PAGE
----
Business / Industries

Asian investors alter skyline of Los Angeles, enter retail businesses

By Chang Jun in Los Angeles (China Daily) Updated: 2016-06-21 07:12

Asian investors alter skyline of Los Angeles, enter retail businesses

Chinese homebuyers at a real estate exhibition for overseas projects. [Photo provided to China Daily]

Asian investment, including billions of dollars from China, is changing the skyline of downtown Los Angeles. Investors have begun to diversify away from low-risk properties and into sectors such as retail and development projects, expanding their search outside gateway cities.

Industry insiders discussed the trend in the booming Southern California real estate market at a panel discussion at the SELECT LA Investment Summit, an international trade event on Friday in Los Angeles that drew some 250 participants from 30 countries and regions.

The face of Los Angeles has changed dramatically in recent years, said Hilda Solis, a member of the Los Angeles County Board of Supervisors, in her keynote speech.

Chinese investment in US real estate accounted for 7 percent of the foreign total in 2015, a number that many industry observers, such as Todd Tydlaska, executive vice-president at commercial real estate company CBRE, and Bill Allen, CEO of the Los Angeles County Economic Development Corp, consider an underestimate.

It's difficult to get a handle on the size of Southern California real estate transactions by private companies and individuals from China, which might cause a misreading of the precise performance of Chinese direct investment and market penetration, said Christine Cooper, senior vice-president of the Institute for Applied Economics, affiliated with LAEDC.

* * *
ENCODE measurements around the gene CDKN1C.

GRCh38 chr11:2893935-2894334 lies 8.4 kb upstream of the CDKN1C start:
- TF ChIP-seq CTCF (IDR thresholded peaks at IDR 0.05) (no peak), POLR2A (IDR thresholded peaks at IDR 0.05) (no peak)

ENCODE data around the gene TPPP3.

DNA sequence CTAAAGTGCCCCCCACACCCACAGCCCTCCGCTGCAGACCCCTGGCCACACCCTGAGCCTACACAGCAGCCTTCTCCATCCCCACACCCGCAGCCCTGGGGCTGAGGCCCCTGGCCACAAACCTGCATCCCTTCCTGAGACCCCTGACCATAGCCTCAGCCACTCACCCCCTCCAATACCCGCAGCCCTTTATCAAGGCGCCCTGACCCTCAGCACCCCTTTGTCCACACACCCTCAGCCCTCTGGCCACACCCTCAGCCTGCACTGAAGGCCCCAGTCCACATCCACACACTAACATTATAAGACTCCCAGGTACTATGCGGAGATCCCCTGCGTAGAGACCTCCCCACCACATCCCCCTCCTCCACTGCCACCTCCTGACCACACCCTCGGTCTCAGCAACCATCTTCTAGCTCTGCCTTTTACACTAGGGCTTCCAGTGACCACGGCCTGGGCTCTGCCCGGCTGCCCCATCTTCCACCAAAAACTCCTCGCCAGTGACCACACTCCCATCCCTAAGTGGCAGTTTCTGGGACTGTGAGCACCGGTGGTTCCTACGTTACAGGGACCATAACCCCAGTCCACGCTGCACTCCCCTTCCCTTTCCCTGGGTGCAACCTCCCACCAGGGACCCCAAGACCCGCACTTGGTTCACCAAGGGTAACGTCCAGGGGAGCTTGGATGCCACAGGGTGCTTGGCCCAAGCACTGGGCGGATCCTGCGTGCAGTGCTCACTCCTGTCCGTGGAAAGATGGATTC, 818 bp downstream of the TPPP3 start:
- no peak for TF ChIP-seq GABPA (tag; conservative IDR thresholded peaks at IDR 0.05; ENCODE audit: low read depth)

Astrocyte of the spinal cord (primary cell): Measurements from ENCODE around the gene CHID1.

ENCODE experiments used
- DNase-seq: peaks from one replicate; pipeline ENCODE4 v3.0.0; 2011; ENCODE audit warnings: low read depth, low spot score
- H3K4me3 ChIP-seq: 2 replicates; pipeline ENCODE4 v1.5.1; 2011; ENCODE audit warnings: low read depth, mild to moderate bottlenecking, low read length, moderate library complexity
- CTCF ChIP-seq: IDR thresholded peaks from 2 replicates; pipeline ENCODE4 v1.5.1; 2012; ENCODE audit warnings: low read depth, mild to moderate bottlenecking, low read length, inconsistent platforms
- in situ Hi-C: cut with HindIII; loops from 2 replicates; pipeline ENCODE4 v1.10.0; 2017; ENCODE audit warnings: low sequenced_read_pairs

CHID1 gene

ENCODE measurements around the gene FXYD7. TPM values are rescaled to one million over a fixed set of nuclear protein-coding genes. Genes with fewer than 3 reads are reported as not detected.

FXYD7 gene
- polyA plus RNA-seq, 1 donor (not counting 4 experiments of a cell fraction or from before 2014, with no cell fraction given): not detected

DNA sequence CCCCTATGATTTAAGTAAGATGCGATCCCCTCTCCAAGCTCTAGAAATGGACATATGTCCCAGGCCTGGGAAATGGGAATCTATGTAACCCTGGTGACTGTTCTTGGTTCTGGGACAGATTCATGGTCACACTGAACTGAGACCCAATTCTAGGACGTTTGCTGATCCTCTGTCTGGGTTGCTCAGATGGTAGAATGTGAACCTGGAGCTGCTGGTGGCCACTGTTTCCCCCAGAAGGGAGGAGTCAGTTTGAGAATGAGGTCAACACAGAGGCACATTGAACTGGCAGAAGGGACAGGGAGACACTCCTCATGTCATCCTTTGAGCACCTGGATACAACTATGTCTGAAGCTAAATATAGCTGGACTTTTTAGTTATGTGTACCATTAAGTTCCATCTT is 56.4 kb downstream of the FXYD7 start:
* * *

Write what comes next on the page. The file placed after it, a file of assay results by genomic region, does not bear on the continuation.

According to a survey by CBRE, 28 percent of global investors choose the multifamily/residential segment as their preferred property sector, followed by office (24 percent), industrials/logistics (23 percent) and retail (17 percent).

Global investors are advised to widen their property searches to new areas, seeking lower-priced properties with higher returns, said Tydlaska, adding that inland US and midwestern states are seeing a growth in foreign investment.

Los Angeles, however, remains a preferred destination for foreign investment, especially for Chinese investors.

Since 2014, Chinese developers such as Shanghai-based Greenland Holding Group Co Ltd, Beijing-based China Oceanwide Holdings Group and Shenzhen Hazens Real Estate Group have made headlines with their multi-tower mega developments in downtown Los Angeles.

Greenland USA is constructing the first and second phases of its $1 billion, 195,090-square-meter Metropolis mega project in the South Park area of LA. The first phase, which includes the 18-story, 350-room Hotel Indigo and a 38-story condo tower, is scheduled to be completed this year.

Oceanwide broke ground on its $1 billion, 69,800-square-meter Oceanwide Plaza in March. The project has one 49-story tower and two 40-story towers, with 504 condominiums and 183 hotel rooms.

In 2014, Hazens spent $105 million to acquire the Luxe City Center Hotel at 1020 South Figueroa Street and Olympic Boulevard to construct three high-rises. The first phase of the project aims to create a 30-story hotel with 250 rooms and a 30-story condominium tower. The second phase will demolish the old hotel and raise a 42-condominium tower with 650 condos and 7,900 square meters of retail space on two floors.

Sonnet Hui, executive project director of Hazens Group US, said that the $700 million project represents Hazens' first ground-up development in the US. The company broke into the local market with a purchase of the 802-room Sheraton Hotel at Los Angeles International Airport in December 2013.

To improve competence, Chinese investors need faster decision-making and greater transparency around capital availability, said Tydlaska at CBRE.

"We will pool all our resources together," said Hui, adding that Hazens US will function as a traditional real estate developer to translate its success in China to Los Angeles.

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